Budgeting essential if you want to ditch money stress

Budgeting — ugh, it conjures up the worst of thoughts and so many people don’t do it.

When you reflect back on your environment growing up and your own money memories, one of the questions is, "What were some of the money behaviours or habits you witnessed?"

Well, I reckon I’m pretty safe in saying most of us never witnessed a budget. If you did, I want to hug your mum and dad or whoever it was who role-modelled this!

A budget or a spending plan is not just for businesses, it isn’t something only us "nerds" do, and it’s not something that only "brainy" or "rich"’ people do. Let’s start by ditching that narrative right here and now. A budget is for someone who is serious about upping their financial confidence and ditching the money stress.

It’s also for someone who wants to align their spending with their values and priorities. So come on, get over your theory on why budgets are a waste of time and just try it.

First, let’s revisit your values and priorities. Think back to your money memories and remember it’s OK not to have the same money priorities as the household you grew up in.

You’re not them, they’re not you, so make sure these are YOURS, not what you think they should be because of some other influence. Take some time to envision where you want to be financially in the next year, five years, or even 10 years. Whether it’s paying off debt, saving for regular holidays, or building an emergency fund, having clear, specific and achievable goals will serve as your guiding light throughout the budgeting process.

Income and expenses: What comes in, what goes out — they need to work together, right? And believe me, it’s pretty common in our world that what goes out is more than what comes in, which is why we’re here.

Now I personally like using an Excel spreadsheet; you might be a pen-and-paper type of person, or you might prefer to use an app, but it’s literally two columns. Start by listing all sources of income in one column. Make sure they are net amounts, the actual amount that hits your bank account, including your salary, side-hustle earnings and any other ways regular money comes into your account.

Also, make them all align with the same cycle — so if you’re paid fortnightly from your main job but your working for families comes in weekly, we need to all be on the same cycle. At the bottom, tally it up to a total amount (that’s why I love my Excel spreadsheet).

In the second column, list all your expenses, including fixed expenses like rent, home loan, power, internet, groceries, fuel and debt payments, as well as those irregular/discretionary expenses like movie tickets and eating out.

It needs to be comprehensive, and this snapshot will give you a clear picture of your financial landscape and help identify areas where you may need to cut back or reallocate funds. Add this column up — and hold your breath, close your eyes, hope for the best ... Nah, just kidding, chill out — it might not match and that’s OK. We don’t know what we don’t know, but now we know and we can start to take control.

Moving things around and making a conscious budget: With your income and expenses clearly defined and your spending habits tracked, it’s time to divvy up those dollars!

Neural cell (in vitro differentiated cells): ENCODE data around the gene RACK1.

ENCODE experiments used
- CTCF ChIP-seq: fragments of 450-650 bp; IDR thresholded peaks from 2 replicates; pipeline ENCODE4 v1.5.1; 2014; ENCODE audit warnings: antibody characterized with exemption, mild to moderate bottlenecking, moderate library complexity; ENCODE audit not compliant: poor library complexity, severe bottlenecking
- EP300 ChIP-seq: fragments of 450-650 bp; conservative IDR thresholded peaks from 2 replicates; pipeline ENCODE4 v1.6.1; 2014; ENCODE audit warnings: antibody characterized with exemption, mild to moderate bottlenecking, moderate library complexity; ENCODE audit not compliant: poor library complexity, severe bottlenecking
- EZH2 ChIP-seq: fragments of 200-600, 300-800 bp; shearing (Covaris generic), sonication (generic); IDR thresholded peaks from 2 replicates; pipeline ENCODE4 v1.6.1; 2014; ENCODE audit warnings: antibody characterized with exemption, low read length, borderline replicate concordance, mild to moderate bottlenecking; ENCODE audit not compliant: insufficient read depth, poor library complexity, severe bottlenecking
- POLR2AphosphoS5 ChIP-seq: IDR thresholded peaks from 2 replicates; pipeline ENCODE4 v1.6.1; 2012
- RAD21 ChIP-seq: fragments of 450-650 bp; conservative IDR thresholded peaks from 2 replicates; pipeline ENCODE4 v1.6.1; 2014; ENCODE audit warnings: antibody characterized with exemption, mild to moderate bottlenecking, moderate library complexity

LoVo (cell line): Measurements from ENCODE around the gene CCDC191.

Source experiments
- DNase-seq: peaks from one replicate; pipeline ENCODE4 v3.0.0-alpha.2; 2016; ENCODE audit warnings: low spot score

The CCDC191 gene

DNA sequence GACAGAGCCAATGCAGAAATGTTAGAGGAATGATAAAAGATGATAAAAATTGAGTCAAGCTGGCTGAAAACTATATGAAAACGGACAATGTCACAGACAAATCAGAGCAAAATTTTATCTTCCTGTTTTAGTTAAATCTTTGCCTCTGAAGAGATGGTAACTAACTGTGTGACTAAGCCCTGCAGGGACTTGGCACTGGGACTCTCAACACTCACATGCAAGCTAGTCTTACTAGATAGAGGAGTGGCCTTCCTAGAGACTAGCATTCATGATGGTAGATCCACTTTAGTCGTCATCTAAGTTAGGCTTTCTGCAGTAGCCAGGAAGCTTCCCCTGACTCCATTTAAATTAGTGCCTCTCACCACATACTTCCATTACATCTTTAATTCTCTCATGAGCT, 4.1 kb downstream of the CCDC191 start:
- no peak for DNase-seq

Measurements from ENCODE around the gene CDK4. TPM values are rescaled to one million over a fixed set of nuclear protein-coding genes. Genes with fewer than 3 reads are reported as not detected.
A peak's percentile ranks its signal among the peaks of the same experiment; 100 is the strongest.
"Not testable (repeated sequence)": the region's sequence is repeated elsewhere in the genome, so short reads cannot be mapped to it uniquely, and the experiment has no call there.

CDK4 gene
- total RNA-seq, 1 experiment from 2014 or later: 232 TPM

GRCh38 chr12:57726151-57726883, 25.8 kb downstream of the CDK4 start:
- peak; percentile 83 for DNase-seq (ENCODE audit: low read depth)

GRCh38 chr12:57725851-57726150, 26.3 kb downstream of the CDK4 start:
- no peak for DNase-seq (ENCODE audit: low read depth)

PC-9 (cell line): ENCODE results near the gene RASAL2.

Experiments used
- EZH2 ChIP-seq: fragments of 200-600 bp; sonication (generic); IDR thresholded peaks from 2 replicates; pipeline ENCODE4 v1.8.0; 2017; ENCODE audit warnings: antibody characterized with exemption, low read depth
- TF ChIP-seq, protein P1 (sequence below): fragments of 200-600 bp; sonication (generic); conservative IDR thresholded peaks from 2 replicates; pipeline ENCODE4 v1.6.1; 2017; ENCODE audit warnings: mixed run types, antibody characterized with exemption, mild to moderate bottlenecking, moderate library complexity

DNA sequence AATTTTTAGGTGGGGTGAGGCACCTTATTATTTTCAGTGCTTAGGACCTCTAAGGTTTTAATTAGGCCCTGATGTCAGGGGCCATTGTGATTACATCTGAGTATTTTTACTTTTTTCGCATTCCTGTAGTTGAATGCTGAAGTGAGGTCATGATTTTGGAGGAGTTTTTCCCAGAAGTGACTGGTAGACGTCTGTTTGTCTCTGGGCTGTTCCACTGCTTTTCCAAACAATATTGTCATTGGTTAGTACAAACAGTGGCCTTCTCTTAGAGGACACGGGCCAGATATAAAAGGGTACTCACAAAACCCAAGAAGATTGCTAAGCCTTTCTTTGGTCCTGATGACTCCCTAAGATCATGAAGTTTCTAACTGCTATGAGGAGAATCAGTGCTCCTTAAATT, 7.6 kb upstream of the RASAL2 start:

The goal is ensuring your income tally at the bottom of the column is more or the same as your expenses column. This may not be the case when you start out, but even if it is, this next step is just as important for you as it is for everyone else — and I don’t care if you make $500 a week or $5000 a week. Money confidence doesn’t discriminate, rich or poor. Spend some time colour-coding your expenses, starting by prioritising essential expenses — the ones you HAVE to have to live, like your rent/home loan, debt payments, power and insurance, ensuring they’re covered first at the top of your expenses column and colour-coded as ESSENTIAL.

Then, allocate funds to discretionary spending categories based on your financial goals and priorities. It might be regular holidays with the family, or spa days with your favourites, road trips with some mates, or focusing on building an emergency fund.

Remember, it’s all about balance and aligning your spending with your values. Be flexible and willing to adjust your budget as needed to accommodate changing circumstances or new financial goals. This won’t be your final copy — this is just the start of the journey.

Budgeting can be heavy and confusing stuff, especially if you’ve never done it before. Find a buddy and do it with them if it’s easier. Do it as a flat/family exercise or as a couple.

Grab your sister or best friend and decide to conquer this together. Just remember, your values and priorities are NOT the same as anyone else’s and you don’t have to justify them to anyone. It’s OK that they’re different. You’re winning already just by sitting down and starting this process.

Remember, budgeting is for anyone who wants to take control of their financial future. By creating a budget, you’re taking the first step towards financial confidence and peace of mind.

 - Becky Runga is a financial adviser (mortgages) at Mortgageme in Dunedin. She has launched a podcast entitled Broke to Brilliant, with the support of Mortgageme and OAR FM.